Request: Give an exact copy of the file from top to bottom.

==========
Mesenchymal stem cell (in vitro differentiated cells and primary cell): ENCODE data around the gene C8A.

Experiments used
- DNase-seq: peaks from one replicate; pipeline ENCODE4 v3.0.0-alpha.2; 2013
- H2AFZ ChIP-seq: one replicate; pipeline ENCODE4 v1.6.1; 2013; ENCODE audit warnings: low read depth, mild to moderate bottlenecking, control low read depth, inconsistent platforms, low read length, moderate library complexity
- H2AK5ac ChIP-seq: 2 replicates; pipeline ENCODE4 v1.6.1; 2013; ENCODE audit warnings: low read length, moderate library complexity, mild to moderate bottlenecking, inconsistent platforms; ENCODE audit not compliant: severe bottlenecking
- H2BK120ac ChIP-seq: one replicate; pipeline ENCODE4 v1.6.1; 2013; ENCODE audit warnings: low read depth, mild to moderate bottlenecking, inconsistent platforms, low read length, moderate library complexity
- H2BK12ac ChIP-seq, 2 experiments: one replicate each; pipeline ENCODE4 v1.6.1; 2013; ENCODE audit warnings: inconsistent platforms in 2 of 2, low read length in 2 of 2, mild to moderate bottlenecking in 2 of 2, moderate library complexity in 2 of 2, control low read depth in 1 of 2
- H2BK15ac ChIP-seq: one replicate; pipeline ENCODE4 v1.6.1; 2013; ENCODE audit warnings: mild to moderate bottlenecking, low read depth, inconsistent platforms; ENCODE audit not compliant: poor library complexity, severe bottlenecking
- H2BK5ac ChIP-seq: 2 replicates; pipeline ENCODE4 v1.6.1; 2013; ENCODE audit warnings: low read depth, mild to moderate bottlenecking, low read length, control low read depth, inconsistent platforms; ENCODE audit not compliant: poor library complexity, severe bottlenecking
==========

Mesenchymal stem cell (in vitro differentiated cells and primary cell): ENCODE data around the gene C8A.

Experiments used
- DNase-seq: peaks from one replicate; pipeline ENCODE4 v3.0.0-alpha.2; 2013
- H2AFZ ChIP-seq: one replicate; pipeline ENCODE4 v1.6.1; 2013; ENCODE audit warnings: low read depth, mild to moderate bottlenecking, control low read depth, inconsistent platforms, low read length, moderate library complexity
- H2AK5ac ChIP-seq: 2 replicates; pipeline ENCODE4 v1.6.1; 2013; ENCODE audit warnings: low read length, moderate library complexity, mild to moderate bottlenecking, inconsistent platforms; ENCODE audit not compliant: severe bottlenecking
- H2BK120ac ChIP-seq: one replicate; pipeline ENCODE4 v1.6.1; 2013; ENCODE audit warnings: low read depth, mild to moderate bottlenecking, inconsistent platforms, low read length, moderate library complexity
- H2BK12ac ChIP-seq, 2 experiments: one replicate each; pipeline ENCODE4 v1.6.1; 2013; ENCODE audit warnings: inconsistent platforms in 2 of 2, low read length in 2 of 2, mild to moderate bottlenecking in 2 of 2, moderate library complexity in 2 of 2, control low read depth in 1 of 2
- H2BK15ac ChIP-seq: one replicate; pipeline ENCODE4 v1.6.1; 2013; ENCODE audit warnings: mild to moderate bottlenecking, low read depth, inconsistent platforms; ENCODE audit not compliant: poor library complexity, severe bottlenecking
- H2BK5ac ChIP-seq: 2 replicates; pipeline ENCODE4 v1.6.1; 2013; ENCODE audit warnings: low read depth, mild to moderate bottlenecking, low read length, control low read depth, inconsistent platforms; ENCODE audit not compliant: poor library complexity, severe bottlenecking